Brady et al. (2013) have reported that the phylogenetic relationships inferred by MLSA analysis using four protein-coding essential genes (rpoB, gyrB, infB, and atpD) and 16S rRNA-based analysis were incompatible. We performed a similar analysis for the 10 selected genomes (G1–G10) using a more comprehensive set of essential genes. We first retrieved 609 genes that were known to be essential in E. coli, from which 194 genes were selected. These genes were present in all 10 genomes. The 194 protein-coding genes (61,774 amino acids total) were as follows; accA, accB, accC, aceF, ackA, acpP, adk, alaS, argS, aroK, asnS, aspS, atpC, atpF, can, csrA, cvpA, cydA, cydB, cysS, dadA, dapF, der, dnaA, dnaB, dnaE, dnaG, dnaK, dxs, eno, era, fabA, fabB, fabG, fabI, fbaA, ffh, fis, folA, folD, frr, ftsA, ftsH, ftsI, ftsQ, ftsY, ftsZ, fusA, gapA, glmS, glnS, glyA, glyQ, glyS, gmk, gpsA, groL, grpE, gshB, gyrA, gyrB, hemE, hfq, hisS, hns, holC, ileS, infA, infB, infC, iscS, ispB, ispE, ispH, ispU, lepB, leuS, lolC, lpxA, lpxC, lpxD, metG, metK, miaA, minD, mraY, mreB, mukB, mukF, murC, murE, murI, nrdA, nrdB, nusG, obgE, parE, pgk, pheS, pheT, plsB, pnp, ppiB, priB, proS, purB, pyrG, ribA, ribB, ribE, ribF, rnc, rne, rnpA, rplB, rplC, rplD, rplE, rplF, rplJ, rplL, rplM, rplN, rplO, rplP, rplQ, rplR, rplS, rplT, rplU, rplV, rplW, rplX, rplY, rpmA, rpmB, rpmC, rpmD, rpmH, rpoA, rpoB, rpoC, rpoD, rpoE, rpoH, rpsA, rpsB, rpsC, rpsD, rpsE, rpsF, rpsG, rpsH, rpsI, rpsJ, rpsK, rpsL, rpsM, rpsN, rpsO, rpsP, rpsQ, rpsR, rpsS, rpsT, secA, secD, secE, secY, serS, slyD, spoT, ssb, sucA, sucB, suhB, thrS, tktA, topA, trmD, trpS, tsf, tufA, tufB, tyrS, valS, ybeY, ybgC, yceQ, ychF, yidC, yqgE, yqiB, zipA. The deduced amino acid sequences for these genes were trimmed, concatenated, and used for phylogenetic analysis. Figure 2B shows the phylogenetic relationship between these genomes, whose topology was different from that constructed based on the 16S rRNA (Figure 2A), confirming the notion by Brady et al. (2013).
Multiple Occurrences of HGT in 16S rRNA Genes in Enterobacter
In the multiple alignments of 20 16S rRNA gene sequences (19 representative sequences from Enterobacter plus E. coli), there were a total of 82 variable sites. Of these sites, 15 were singletons and 67 were PISs. Among the 67 PISs, those carrying more than three nucleotides (11 PISs) were removed from the analysis. Two PISs that contained gaps were also removed from the analysis. Overall, 15 singletons and 54 PISs were used for phylogenetic network analysis. A multiple alignment of the 54 PISs of the 19 representatives is shown in Figure 3. Based on this PIS alignment and 15 singleton sites, a parsimonious phylogenetic network was reconstructed, following the procedure as described previously (Bandelt, 1994; Saitou and Yamamoto, 1997) (Figure 4). The numbers along each side indicate the corresponding PISs that separate one group from another. For example, E. coli, G2/G7 (E8, E9, E46), G3 (E19, E20, E22) and G10 (E63, E64, E66) have the nucleotide ‘G’ at PIS 987 (red-colored numbers in Figures 3, 4), whereas others (G1 [E1, E7], G4 [E23, E26], G5 [E32, E33], G6/G8 [E38, E54, E57] and G9 [E62]) have ‘A’ at the same position. Thus, the genomic groups are separated by PIS 987. Similarly, in E. coli, G2/G7, G3 and G10 are separated from G1, G4, G5, G6/G8, and G9 by PISs 988, 1001, 1039, 1217, and 1218. These PISs are located on the same vertical side with PIS 987.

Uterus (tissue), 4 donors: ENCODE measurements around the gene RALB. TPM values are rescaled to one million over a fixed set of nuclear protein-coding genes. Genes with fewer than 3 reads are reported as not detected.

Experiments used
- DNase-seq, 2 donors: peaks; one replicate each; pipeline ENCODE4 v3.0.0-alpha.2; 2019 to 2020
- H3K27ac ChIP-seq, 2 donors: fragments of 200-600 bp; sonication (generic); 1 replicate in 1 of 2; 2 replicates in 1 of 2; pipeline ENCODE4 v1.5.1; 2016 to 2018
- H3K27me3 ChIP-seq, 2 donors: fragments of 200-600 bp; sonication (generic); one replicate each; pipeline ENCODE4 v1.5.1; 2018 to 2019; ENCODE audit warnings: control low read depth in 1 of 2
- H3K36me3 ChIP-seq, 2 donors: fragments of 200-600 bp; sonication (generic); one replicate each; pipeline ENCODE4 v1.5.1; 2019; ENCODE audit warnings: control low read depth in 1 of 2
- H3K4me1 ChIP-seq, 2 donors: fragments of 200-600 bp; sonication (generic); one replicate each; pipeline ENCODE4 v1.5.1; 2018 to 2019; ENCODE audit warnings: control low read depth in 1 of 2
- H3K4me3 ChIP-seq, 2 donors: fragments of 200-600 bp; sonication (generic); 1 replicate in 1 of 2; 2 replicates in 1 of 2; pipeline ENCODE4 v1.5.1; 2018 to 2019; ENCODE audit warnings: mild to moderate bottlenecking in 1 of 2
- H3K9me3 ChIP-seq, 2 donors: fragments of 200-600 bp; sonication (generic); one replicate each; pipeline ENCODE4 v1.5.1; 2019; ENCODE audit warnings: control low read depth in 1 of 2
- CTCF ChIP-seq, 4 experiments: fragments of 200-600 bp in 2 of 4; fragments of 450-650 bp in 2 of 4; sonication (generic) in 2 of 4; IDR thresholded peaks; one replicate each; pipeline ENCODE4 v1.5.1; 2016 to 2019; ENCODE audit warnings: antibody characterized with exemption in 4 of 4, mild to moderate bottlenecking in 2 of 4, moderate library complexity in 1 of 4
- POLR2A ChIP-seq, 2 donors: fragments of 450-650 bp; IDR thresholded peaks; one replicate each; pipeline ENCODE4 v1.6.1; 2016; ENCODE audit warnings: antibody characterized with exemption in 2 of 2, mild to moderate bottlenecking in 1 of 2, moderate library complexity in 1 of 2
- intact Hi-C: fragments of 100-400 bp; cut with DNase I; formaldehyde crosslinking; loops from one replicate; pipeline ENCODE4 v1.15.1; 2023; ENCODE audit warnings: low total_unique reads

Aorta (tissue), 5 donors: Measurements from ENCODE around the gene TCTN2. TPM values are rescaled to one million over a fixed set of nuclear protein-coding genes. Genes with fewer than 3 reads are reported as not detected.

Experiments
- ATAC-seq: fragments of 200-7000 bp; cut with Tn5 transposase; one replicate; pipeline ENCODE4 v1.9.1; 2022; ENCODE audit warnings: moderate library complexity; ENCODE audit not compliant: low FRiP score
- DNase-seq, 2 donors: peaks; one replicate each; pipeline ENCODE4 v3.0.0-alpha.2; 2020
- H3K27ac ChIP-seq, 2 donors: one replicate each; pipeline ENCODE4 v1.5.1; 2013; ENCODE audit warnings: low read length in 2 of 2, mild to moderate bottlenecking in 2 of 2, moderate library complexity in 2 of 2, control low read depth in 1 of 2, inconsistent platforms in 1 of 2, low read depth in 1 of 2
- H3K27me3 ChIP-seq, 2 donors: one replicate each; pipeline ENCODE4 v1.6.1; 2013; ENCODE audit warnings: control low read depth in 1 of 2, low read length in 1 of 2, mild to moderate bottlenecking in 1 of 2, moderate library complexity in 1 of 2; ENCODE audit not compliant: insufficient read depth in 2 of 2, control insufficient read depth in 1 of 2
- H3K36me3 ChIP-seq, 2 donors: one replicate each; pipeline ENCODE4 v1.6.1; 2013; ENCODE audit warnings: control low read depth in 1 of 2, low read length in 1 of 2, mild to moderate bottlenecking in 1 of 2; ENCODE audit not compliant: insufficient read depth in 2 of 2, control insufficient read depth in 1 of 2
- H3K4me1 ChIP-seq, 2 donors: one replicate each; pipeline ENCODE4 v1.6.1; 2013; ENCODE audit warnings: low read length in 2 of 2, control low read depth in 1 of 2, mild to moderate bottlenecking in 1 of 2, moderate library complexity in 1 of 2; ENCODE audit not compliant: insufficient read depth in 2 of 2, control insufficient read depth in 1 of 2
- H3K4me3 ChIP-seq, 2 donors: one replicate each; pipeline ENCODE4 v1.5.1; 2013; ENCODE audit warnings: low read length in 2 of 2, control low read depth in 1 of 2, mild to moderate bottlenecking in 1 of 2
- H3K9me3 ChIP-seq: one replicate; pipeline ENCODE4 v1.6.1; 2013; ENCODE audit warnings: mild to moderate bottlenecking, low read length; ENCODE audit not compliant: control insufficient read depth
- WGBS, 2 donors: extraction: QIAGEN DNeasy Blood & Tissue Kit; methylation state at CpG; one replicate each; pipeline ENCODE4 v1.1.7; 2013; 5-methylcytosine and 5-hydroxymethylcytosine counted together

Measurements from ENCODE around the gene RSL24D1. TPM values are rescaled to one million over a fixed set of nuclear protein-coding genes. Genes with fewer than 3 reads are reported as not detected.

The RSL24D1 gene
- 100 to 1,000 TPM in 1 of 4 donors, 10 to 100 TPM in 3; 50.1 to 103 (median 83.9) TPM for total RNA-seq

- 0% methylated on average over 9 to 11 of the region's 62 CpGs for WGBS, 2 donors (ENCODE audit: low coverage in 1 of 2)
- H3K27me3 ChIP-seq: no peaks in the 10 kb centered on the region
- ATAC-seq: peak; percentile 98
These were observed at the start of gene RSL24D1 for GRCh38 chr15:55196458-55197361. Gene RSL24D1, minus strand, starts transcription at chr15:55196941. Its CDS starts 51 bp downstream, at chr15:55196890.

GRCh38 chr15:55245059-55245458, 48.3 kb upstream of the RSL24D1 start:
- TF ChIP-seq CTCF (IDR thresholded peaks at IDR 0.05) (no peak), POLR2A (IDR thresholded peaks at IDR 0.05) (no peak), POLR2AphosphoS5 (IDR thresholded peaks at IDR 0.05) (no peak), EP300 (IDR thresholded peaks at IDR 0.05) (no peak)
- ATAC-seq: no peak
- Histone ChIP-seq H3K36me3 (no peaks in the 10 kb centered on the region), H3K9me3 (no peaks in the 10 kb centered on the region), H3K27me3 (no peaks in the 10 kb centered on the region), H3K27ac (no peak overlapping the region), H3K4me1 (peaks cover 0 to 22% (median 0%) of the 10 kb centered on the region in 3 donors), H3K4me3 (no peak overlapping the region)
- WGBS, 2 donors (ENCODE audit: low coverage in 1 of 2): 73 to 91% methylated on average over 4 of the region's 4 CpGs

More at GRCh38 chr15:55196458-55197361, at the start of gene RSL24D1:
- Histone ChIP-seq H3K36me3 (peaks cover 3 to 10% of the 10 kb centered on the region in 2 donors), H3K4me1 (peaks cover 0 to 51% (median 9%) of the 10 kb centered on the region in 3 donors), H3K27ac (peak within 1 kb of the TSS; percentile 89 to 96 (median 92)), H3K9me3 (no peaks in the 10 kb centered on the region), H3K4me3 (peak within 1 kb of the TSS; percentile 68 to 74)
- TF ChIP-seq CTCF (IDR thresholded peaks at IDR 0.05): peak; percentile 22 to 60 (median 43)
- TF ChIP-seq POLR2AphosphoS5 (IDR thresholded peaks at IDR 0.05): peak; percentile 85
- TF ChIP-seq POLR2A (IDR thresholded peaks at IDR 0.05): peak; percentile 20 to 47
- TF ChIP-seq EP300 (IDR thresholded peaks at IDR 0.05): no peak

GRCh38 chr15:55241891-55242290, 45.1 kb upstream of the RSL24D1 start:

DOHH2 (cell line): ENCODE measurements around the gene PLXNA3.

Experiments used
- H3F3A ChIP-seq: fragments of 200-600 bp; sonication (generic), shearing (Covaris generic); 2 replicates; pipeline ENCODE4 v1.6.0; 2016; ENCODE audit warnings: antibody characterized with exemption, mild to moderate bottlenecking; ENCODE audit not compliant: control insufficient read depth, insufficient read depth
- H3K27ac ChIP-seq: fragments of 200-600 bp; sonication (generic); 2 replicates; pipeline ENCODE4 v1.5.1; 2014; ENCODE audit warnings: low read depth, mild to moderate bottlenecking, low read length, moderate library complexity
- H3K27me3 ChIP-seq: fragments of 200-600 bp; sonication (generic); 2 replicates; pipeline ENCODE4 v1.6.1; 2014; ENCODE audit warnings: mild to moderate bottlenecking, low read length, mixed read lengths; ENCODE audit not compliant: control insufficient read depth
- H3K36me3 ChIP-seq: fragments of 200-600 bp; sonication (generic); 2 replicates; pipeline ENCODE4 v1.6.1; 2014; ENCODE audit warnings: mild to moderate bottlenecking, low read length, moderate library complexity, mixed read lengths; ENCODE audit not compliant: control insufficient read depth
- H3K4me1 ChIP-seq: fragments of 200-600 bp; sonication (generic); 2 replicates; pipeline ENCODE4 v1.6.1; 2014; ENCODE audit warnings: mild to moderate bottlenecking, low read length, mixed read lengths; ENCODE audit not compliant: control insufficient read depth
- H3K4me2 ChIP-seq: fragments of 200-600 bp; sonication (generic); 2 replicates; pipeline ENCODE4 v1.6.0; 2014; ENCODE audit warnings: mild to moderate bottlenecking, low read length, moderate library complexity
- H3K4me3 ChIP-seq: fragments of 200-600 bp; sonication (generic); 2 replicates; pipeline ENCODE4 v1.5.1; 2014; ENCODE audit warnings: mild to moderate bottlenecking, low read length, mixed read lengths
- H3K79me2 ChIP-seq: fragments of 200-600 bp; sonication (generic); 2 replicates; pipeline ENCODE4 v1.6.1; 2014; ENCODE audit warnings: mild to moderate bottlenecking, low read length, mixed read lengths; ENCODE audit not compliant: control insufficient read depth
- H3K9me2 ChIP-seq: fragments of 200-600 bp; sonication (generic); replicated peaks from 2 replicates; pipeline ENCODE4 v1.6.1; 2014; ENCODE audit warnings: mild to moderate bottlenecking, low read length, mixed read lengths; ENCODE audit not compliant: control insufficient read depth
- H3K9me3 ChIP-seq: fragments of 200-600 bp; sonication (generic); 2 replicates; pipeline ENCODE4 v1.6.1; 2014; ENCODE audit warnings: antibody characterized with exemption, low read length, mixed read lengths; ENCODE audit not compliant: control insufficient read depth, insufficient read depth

FIGURE 3. Multiple alignment of 54 parsimonious informative sites (PISs) of 19 representatives. Dots indicate nucleotides identical to those in the E. coli sequence. The PIS numbers correspond to the nucleotide positions in the 16S rRNA gene of E. coli.
FIGURE 4. A parsimonious phylogenetic network of 19 representative sequences from 10 Enterobacter genomes. The sequences were selected from the 10 complete genomes as described in the text. Sequences derived from the same genome are shown in the same color. The numbers near each side are the PISs responsible for those sides. The PISs with asterisks are responsible for the sides, which were not drawn in three dimensions. Numbers prefixed with “S” are numbers of singletons.
In a parsimonious phylogenetic network, recombination results in the formation of reticular structures. In the present case, there are many reticules (or vertical and horizontal sides) in the parsimonious phylogenetic network, suggesting multiple occurrences of recombination (Kitano et al., 2009, 2012). From the reticule, the following evolutionary information can be obtained (Kitano et al., 2012; Saitou and Kitano, 2013):
(1) The recombinant sequence is located at the corner opposite the outgroup.
(2) The parental sequences are located at the corner of another diagonal of the same reticule.
(3) The two sides (vertical and horizontal) of the reticule are dominated by the upstream or downstream PISs in question.
To deduce each recombination event in Figure 4, we dissected the whole network into several groups and attempted to identify hypothetical recombinants and their parents in each group. Let us focus on the reticule consisting of G2/G7, G6/G8, G9, and E. coli as an example (Supplementary Figure S2A). In this case, G6/G8 are the hypothetical recombinants because they are located in the corner opposite the outgroup (E. coli), and G2/G7 and G9 are the hypothetical parents, because they are located in the two corners of another diagonal (Supplementary Figure S2A). The PISs of one side (side 1, colored in red) of this reticule are 75, 76, 77, 93, 95, 226, 459, 460, 473, 474, 1,355, and 1,367, and the PISs of another side (side 2, colored in blue) are 987, 988, 1,001, 1,039, 1,217, and 1,218 (Supplementary Figure S2A). The arrangement of PISs on sides 1 and 2 is as follows (the PISs from side 2 are shown in bold typeface):